Re-run: Jan 2009
The New Economy
The dog showed up on my doorstep, shivering and whimpering, lost and hungry, minus collar, tags, or known history. Yes, I know. I know. Wisdom says, if you feed him, he will never leave. But what would you do?
The leaves had fled the poplar trees in my yard. The rime of frost was thicker each morning. Day light was migrating south. The mercury plummeted. Snow flakes gathered, reading for the long-dark-night-of-the-soul Montana winter.
I am a cat person. I do not want a dog.
The dog wagged his tail, sat on my foot and leaned into my leg. He said, “I am here to work on your relationship skills.”
Fool that I am, I opened the door and he walked in. I laid down the rules: You will not lounge on the couch. You will not track mud over the floors. You will not put your paws on me. You will bathe frequently.
But true to form, the only one making any lifestyle changes is me. I learn new habits. I make space for him. I buy and prepare special foods. I provide treats, toys and a new bed. I use a term of endearment when I call him for dinner. I change my routine. I check with him before I make plans for the weekend. I say to myself, “This is really sick.”
One day, while sitting at my desk paying bills, I say, “Dog, it is time you start to carry your own weight around here. There will be no slackers in this family,” I say this sternly. “Everyone contributes, each according to his means.”
The next day, Dog, after an expedition roaming the neighborhood, drags home the thigh bone of a tyrannosaurus rex. I heave a sigh. I imagine mountains of debris that I will have to pick up when the yard next appears, probably in May. I know Dog isn’t going to clean it up. I watch as he buries the bone in a mid-size drift, then sits, tail gouging angel wings in the snow, altogether pleased with himself.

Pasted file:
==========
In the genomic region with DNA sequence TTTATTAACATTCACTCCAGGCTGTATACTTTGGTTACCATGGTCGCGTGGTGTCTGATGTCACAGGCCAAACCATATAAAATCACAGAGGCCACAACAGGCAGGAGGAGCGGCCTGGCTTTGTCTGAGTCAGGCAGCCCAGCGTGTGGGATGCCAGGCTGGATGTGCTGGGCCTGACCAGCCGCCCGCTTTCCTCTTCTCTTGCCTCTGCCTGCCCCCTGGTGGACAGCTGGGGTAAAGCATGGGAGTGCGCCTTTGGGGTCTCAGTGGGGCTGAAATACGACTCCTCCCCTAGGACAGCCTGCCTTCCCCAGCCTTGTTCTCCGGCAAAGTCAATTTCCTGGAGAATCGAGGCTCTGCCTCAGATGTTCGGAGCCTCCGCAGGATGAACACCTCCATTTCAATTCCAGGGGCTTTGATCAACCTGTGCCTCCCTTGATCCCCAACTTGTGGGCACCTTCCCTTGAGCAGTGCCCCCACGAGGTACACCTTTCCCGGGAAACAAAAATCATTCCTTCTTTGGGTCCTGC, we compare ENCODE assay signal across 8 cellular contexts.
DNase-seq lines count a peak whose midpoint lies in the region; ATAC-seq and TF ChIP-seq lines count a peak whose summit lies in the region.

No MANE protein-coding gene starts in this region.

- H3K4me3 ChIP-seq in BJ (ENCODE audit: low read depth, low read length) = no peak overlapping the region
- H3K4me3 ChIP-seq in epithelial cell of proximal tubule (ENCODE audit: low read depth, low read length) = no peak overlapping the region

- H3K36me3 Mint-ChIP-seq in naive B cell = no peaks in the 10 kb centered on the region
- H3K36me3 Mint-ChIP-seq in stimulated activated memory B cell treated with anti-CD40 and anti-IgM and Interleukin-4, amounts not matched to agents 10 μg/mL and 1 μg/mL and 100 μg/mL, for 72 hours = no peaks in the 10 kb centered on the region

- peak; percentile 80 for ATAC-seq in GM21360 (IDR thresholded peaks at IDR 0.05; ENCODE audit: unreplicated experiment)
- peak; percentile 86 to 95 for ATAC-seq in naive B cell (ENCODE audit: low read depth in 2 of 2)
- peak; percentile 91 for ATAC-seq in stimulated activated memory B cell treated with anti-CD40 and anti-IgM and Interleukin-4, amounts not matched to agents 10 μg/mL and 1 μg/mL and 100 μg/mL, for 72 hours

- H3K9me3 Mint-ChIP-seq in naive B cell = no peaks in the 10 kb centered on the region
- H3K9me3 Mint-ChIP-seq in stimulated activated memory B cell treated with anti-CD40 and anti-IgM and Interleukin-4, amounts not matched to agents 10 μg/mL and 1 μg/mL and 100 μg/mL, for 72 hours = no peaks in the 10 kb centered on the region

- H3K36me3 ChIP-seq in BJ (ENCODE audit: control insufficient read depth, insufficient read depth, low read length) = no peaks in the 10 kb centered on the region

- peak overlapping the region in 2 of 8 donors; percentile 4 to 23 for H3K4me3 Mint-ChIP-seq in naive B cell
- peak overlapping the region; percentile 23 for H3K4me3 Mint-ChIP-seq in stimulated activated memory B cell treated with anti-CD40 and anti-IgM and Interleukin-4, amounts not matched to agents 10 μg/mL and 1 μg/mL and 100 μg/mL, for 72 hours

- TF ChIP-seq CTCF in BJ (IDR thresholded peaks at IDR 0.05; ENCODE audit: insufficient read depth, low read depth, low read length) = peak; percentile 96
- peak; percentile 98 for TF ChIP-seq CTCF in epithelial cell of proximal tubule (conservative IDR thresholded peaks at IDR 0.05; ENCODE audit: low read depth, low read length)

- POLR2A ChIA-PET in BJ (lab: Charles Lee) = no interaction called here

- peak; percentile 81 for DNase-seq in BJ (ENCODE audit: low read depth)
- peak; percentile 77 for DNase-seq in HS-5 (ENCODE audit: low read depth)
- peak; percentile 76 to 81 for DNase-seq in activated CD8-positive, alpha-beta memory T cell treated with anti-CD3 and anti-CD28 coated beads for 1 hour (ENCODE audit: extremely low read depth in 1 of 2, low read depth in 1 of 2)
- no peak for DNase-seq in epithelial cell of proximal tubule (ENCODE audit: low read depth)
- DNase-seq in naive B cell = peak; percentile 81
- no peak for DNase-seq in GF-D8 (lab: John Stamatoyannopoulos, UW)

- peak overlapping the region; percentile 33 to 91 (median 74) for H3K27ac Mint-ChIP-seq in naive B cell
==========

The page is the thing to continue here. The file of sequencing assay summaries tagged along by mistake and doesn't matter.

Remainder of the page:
Then I have an ‘ah-ha’ moment. That is when our relationship began to turn around. I wait until dark. I don’t want the neighbors to see me. A sliver of moon guides me to the spot marked in my memory. I pry t-rex from its frozen grave and drag it into the house. I fill the stock pot with water and boil the bone with the butt of a celery stalk, a couple onions, a few cloves of garlic, some carrot tops and assorted dried herbs from my garden. I simmer the bone about thirty hours, strain the whole mess and put up six quarts of prime soup stock. I toss the boiled bone back into the yard.
Several days later I serve dinner to friends. They rave about the soup. I smile sweetly and say, “The secret’s in the stock.”
Every few days, Dog drags home a new animal part. I note where he hides it, and under cover of night, slip outside and dig it up, throw it in the stock pot and simmer a new batch. I pat Dog on the head. Best relationship I ever had.
Havre Daily News
January 26, 2009